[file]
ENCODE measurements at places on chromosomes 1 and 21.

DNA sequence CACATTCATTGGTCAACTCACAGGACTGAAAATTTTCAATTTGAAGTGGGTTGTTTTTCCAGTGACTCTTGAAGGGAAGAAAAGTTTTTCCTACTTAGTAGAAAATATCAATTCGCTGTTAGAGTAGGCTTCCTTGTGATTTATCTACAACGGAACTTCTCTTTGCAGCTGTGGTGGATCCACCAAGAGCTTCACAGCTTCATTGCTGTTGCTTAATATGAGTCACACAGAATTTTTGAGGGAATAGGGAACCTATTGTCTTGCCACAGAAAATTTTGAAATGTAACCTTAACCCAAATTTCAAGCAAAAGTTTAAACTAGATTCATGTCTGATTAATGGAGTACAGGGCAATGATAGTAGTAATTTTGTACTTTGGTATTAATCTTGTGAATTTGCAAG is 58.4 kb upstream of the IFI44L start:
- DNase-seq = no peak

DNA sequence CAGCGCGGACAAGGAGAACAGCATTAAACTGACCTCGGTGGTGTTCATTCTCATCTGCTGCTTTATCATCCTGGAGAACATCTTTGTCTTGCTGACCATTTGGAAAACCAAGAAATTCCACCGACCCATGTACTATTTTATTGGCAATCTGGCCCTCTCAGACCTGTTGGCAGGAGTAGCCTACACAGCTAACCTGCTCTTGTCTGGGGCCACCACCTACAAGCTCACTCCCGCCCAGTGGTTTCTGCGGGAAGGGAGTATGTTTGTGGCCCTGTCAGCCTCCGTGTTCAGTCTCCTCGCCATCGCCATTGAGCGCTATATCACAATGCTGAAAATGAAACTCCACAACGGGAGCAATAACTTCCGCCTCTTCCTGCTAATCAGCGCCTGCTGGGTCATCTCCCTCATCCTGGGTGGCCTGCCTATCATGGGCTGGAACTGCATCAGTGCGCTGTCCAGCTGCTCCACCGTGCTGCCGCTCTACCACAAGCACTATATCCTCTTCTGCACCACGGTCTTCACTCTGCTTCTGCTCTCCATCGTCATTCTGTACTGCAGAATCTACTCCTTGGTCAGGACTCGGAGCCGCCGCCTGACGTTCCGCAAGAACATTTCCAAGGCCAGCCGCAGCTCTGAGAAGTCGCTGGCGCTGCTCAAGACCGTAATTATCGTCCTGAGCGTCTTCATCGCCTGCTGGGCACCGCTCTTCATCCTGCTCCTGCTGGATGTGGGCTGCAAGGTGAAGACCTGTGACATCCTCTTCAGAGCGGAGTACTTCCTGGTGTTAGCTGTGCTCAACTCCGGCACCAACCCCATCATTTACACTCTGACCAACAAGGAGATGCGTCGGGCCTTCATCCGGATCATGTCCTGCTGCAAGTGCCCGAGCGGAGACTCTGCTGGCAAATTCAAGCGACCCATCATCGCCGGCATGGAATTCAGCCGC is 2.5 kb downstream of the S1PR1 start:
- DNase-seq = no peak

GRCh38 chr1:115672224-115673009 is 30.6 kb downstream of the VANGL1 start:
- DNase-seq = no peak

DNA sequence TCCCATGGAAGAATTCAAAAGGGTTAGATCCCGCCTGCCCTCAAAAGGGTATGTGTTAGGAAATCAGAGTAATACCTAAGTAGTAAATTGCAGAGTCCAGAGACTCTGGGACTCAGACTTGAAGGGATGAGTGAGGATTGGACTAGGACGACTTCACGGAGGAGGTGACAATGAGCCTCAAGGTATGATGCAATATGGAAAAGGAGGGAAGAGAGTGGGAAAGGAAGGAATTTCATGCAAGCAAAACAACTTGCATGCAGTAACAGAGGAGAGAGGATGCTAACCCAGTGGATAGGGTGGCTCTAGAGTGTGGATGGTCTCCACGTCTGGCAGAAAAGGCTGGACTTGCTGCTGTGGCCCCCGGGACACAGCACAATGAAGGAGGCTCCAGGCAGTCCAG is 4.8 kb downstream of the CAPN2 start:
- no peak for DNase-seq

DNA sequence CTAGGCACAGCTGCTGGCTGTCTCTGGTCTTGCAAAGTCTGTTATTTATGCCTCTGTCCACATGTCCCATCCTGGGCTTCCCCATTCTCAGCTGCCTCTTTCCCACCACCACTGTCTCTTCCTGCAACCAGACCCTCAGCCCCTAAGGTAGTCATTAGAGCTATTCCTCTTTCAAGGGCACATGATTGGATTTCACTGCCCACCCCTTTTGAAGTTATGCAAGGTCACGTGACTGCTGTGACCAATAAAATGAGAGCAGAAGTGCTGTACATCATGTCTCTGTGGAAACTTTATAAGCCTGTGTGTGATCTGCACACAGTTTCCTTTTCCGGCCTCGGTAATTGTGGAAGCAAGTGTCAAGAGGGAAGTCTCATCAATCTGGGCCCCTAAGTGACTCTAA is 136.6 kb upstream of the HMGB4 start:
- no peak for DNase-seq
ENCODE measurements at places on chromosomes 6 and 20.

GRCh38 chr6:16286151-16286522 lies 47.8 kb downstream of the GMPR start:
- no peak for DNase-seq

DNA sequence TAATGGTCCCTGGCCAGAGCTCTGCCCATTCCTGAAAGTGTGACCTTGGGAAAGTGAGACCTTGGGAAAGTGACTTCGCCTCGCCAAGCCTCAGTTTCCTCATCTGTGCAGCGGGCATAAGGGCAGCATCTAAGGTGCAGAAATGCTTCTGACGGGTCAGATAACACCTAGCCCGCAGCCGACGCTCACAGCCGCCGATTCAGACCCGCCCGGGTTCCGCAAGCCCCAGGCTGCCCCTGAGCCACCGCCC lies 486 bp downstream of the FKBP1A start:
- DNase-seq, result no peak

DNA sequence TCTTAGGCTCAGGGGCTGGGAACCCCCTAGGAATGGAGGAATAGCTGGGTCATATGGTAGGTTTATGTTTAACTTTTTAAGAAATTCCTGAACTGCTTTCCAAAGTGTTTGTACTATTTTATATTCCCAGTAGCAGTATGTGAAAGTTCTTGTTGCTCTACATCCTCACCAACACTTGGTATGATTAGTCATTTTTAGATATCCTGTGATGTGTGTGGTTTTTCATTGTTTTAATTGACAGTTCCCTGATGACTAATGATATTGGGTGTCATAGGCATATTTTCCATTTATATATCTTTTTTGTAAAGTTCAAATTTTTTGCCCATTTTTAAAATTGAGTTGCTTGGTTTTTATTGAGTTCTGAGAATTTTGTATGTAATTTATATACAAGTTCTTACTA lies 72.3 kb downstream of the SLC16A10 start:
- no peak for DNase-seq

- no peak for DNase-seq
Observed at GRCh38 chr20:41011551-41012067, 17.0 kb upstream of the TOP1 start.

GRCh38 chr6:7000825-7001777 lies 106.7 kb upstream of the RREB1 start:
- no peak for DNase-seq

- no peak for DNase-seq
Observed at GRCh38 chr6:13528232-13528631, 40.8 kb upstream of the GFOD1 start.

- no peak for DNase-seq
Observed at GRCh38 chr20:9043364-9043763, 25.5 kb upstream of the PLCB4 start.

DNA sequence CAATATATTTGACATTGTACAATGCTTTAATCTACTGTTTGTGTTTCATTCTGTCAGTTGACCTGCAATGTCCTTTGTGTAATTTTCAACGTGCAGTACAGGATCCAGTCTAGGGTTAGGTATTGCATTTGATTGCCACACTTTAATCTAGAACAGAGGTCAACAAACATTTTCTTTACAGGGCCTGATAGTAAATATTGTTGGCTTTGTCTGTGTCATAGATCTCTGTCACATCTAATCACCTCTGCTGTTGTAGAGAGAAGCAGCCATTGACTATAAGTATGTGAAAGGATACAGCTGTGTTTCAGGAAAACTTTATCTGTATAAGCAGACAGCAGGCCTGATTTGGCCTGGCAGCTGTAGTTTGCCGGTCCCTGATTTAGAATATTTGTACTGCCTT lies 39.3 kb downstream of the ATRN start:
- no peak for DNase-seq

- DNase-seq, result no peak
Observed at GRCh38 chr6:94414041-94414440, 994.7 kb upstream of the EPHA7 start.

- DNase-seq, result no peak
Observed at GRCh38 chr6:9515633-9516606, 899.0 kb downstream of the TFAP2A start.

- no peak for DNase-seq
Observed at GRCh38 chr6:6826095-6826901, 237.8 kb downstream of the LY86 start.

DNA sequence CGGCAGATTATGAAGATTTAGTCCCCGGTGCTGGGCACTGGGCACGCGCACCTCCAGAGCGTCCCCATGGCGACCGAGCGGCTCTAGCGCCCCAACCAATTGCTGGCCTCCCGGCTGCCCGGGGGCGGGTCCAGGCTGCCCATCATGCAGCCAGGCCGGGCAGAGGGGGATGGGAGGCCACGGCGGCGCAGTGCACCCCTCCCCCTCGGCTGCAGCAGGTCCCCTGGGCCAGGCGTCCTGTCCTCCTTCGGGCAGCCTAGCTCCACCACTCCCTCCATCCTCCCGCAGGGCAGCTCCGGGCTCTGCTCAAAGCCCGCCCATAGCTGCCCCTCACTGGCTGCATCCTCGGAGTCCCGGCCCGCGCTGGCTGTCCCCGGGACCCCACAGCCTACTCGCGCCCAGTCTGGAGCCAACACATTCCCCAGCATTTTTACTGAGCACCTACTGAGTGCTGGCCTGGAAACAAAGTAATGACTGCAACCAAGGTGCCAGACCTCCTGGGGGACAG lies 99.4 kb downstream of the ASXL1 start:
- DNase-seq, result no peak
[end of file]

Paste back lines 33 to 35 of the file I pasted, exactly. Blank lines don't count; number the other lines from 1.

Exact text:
- no peak for DNase-seq
Observed at GRCh38 chr6:6826095-6826901, 237.8 kb downstream of the LY86 start.

DNA sequence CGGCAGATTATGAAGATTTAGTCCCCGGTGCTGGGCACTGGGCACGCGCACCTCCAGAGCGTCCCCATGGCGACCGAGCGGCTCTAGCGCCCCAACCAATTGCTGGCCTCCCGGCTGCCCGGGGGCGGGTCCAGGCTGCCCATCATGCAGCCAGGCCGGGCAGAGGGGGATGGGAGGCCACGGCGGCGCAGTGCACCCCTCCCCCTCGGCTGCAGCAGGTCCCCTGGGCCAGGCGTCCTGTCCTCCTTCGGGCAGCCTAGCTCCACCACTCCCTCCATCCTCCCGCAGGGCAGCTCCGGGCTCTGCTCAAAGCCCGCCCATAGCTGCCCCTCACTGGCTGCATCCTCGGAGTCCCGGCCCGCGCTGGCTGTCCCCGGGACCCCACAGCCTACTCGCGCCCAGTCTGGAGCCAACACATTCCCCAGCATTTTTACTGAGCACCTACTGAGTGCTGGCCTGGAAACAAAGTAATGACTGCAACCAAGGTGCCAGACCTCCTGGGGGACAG lies 99.4 kb downstream of the ASXL1 start: